Tucked away in the mountainous landscape of Peru, in the department of Chirinos, sits the coffee producing cooperative La Prosperidad de Chirinos. Almost 50 years old and with more than 700 members, La Prosperidad is a terrific example of a self-sufficient cooperative.
Its members strive for improvement and provide for themselves in many ways, from raising trout, livestock, and guinea pigs for consumption to maintaining the Pachakushi, an organic fertilizer created at the cooperative.
We strive to cultivate strong working relationships with our producers, including our friends at La Prosperidad de Chirinos.*
Welcome to my Table, here in the corner of this cafe. Today we’re sipping the Peru Chirinos, from Colectivo Coffee in Milwaukee, Wisconsin. Feel free to pull up a chair.
region: Chirinos, Peru
producer: smallholder farmers
association: La Prosperidad de Chirinos
elevation: 1200 – 2200
cultivars: Typica, Bourbon, Caturra, Pache, Mundo Novo
process: fully washed, patio dried
The aroma of the Peru Chirinos is pretty straightforward. There’s nothing about it that’s terribly surprising; it’s just pleasantly fragrant. Citrus, red grape, and molasses mingle with a bouquet of floral aromatics.
The flavor follows the nose – the flavors in the cup are perfectly identical to the aromatics, with some additional nuances. This is a medium-bodied coffee with a heavy, syrupy mouthfeel. Its flavor profile is a bit muddled by big notes of brown sugar, dark cocoa, molasses, and dulce de leche which overshadow the bright, fruity elements, but there are moments of brilliance – especially as the cup cools off. Lemon-lime soda, red grape, Fuji apple, plum, floral aromatics, and a white-wine acidity all play through a semi-dry finish.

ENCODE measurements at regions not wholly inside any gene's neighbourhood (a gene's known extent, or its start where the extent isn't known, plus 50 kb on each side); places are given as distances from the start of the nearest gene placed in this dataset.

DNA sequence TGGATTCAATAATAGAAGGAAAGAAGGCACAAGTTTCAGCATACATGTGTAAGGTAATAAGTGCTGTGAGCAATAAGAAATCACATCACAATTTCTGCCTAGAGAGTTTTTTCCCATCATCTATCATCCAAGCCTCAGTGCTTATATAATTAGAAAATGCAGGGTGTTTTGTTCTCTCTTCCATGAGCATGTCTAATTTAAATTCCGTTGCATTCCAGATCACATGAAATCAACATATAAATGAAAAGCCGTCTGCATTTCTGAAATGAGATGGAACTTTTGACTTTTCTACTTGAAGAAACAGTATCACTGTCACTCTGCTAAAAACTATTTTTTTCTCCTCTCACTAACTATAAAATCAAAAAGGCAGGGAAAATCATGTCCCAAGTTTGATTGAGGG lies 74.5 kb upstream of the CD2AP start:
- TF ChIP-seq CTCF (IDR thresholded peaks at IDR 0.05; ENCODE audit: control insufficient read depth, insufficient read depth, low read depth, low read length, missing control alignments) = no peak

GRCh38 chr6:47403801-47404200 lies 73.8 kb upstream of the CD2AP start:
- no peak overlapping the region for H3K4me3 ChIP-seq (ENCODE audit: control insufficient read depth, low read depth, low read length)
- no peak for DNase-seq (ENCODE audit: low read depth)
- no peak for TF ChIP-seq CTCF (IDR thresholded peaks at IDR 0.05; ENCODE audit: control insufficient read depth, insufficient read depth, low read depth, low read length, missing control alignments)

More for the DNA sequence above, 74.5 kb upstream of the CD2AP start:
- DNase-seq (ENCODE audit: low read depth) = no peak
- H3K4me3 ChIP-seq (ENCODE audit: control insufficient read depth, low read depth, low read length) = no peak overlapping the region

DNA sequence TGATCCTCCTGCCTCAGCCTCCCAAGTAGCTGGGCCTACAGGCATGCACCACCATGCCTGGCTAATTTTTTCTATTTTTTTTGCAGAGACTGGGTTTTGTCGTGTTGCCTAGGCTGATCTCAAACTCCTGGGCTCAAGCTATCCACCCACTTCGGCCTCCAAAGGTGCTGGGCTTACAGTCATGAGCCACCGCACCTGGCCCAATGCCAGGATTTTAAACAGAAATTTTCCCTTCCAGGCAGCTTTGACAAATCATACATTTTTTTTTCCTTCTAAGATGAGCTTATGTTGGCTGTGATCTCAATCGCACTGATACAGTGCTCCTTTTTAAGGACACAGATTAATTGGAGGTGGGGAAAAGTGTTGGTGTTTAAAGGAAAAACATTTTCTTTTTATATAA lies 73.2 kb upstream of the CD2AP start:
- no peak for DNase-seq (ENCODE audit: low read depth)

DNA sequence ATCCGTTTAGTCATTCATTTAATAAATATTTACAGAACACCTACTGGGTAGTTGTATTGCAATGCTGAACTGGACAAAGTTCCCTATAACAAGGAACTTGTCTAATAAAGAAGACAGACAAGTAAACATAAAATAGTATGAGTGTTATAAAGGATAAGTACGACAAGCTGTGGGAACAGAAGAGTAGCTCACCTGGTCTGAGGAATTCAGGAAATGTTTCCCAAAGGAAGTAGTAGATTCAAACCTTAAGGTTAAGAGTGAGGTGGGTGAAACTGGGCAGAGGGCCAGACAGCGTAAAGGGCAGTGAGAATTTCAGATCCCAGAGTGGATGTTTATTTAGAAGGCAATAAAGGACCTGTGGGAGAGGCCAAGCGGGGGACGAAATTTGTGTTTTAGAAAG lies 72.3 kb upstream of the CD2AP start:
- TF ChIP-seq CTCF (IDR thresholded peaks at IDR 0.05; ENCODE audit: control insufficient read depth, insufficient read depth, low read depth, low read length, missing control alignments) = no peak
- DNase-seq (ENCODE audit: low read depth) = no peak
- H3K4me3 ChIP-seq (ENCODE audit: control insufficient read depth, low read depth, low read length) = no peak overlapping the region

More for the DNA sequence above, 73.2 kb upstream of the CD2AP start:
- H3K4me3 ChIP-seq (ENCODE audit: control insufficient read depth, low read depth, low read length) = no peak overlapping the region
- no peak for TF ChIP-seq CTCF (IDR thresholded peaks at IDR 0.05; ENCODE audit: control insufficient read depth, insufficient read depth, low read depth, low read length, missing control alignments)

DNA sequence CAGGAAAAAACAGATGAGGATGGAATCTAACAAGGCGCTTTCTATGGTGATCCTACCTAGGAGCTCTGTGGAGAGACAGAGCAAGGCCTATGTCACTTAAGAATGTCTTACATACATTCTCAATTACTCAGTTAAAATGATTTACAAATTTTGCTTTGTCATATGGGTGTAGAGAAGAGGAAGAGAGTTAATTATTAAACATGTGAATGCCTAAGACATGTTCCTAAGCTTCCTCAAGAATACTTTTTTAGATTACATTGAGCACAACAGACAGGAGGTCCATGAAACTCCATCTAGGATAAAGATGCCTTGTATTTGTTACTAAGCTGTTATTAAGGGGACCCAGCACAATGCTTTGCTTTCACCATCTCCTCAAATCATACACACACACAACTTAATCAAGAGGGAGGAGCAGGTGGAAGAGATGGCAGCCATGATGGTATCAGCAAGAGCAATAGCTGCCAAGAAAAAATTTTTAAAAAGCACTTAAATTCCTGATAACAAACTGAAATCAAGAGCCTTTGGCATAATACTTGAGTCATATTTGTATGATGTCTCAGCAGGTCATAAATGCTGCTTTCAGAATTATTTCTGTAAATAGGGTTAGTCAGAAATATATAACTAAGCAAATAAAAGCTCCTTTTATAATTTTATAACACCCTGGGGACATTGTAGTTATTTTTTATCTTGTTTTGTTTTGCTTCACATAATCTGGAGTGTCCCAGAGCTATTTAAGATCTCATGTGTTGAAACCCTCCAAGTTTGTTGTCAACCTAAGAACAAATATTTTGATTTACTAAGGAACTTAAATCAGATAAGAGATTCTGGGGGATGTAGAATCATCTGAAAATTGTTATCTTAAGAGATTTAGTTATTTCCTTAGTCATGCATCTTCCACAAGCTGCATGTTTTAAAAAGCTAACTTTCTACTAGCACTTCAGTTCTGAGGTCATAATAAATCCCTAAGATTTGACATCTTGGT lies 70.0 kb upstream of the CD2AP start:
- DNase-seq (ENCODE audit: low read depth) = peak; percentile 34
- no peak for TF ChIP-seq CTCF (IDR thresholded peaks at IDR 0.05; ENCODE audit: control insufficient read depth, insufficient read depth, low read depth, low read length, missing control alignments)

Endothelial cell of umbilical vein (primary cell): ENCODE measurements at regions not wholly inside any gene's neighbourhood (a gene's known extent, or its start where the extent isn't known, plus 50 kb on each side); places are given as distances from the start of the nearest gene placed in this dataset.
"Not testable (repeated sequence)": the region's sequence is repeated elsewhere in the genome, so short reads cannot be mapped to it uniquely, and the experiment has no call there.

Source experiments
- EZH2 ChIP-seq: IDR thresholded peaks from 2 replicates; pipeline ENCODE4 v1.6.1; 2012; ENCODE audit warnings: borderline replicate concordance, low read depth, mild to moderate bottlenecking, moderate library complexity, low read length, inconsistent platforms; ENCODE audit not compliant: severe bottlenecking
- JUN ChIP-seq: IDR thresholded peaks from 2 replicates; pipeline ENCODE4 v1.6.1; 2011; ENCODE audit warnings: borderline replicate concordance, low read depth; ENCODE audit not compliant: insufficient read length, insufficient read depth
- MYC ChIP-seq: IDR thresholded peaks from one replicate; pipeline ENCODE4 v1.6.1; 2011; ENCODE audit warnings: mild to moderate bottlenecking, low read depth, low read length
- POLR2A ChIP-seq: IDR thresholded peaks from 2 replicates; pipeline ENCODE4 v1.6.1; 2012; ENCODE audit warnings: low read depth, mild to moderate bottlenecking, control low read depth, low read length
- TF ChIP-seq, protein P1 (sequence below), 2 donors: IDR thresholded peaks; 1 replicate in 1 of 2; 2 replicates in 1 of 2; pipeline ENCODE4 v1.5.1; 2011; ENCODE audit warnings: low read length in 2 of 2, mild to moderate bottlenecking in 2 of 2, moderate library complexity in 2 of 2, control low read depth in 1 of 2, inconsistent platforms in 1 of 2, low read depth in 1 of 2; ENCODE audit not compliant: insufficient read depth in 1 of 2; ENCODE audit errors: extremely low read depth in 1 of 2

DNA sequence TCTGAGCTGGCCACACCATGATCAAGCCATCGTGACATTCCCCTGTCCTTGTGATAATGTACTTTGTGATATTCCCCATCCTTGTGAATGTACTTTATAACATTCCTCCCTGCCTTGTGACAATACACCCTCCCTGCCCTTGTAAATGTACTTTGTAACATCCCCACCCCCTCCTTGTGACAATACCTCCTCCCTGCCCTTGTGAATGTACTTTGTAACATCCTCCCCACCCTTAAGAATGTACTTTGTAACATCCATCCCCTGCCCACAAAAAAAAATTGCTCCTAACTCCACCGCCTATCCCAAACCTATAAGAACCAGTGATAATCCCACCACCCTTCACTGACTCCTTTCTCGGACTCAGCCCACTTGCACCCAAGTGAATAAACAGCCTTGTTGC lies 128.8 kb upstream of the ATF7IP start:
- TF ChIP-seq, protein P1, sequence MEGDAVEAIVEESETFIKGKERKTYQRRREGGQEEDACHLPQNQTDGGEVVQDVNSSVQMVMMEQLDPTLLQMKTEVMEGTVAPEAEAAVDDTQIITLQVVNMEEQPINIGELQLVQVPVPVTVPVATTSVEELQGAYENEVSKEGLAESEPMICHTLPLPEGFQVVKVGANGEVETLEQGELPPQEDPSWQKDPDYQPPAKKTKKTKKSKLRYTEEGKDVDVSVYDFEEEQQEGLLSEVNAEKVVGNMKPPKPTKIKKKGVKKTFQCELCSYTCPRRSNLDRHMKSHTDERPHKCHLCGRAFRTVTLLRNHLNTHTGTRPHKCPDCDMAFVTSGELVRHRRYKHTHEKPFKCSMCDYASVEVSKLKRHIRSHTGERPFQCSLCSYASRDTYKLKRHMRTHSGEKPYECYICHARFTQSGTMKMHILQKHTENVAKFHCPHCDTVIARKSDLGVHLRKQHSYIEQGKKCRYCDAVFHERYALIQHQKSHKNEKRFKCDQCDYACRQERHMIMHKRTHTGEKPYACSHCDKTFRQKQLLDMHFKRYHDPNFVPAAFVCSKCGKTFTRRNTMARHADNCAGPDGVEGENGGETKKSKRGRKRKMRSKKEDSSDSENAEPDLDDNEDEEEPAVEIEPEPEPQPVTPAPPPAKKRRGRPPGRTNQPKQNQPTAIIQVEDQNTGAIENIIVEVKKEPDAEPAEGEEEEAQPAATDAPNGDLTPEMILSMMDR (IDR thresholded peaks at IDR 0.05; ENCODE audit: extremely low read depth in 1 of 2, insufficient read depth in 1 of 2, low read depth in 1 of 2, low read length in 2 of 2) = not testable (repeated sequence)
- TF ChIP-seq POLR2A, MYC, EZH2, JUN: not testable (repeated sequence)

Colectivo Coffee really delivered with their Peru Chirinos. This coffee provided a pleasant, pretty straightforward cupping experience. As straightforward as it was, though, it did have some flashes of brilliance that made the cup dynamic.
Personally, though, I think I would have preferred if the cup were a bit more dynamic. While the flavor was really good, the overall profile was a little muddy – a lot of the individual nuances weren’t as bright and lively as they probably could have been (I’m thinking about those white wine and citrus flavors, in particular). That’s a negligible complaint, though, because I see what Colectivo was going for here: taking a brilliant coffee and making it more accessible to the “average” consumer. From that perspective I have to say, “Wow! What a coffee!”
Best of all, for every pound of Peru Chirinos sold, one dollar will be sent back to La Prosperidad to co-fund construction of covered drying patios for the cooperative.
*content courtesy of Colectivo Coffee
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Andrew is a husband, father, dog lover, craft beverage enthusiast, content creator, and niche market Internet celebrity. Formerly of A Table in the Corner of the Cafe and The Pulitzer Project and contributor to Barista Magazine and Mental Floss, he’s been writing on the Internet for years.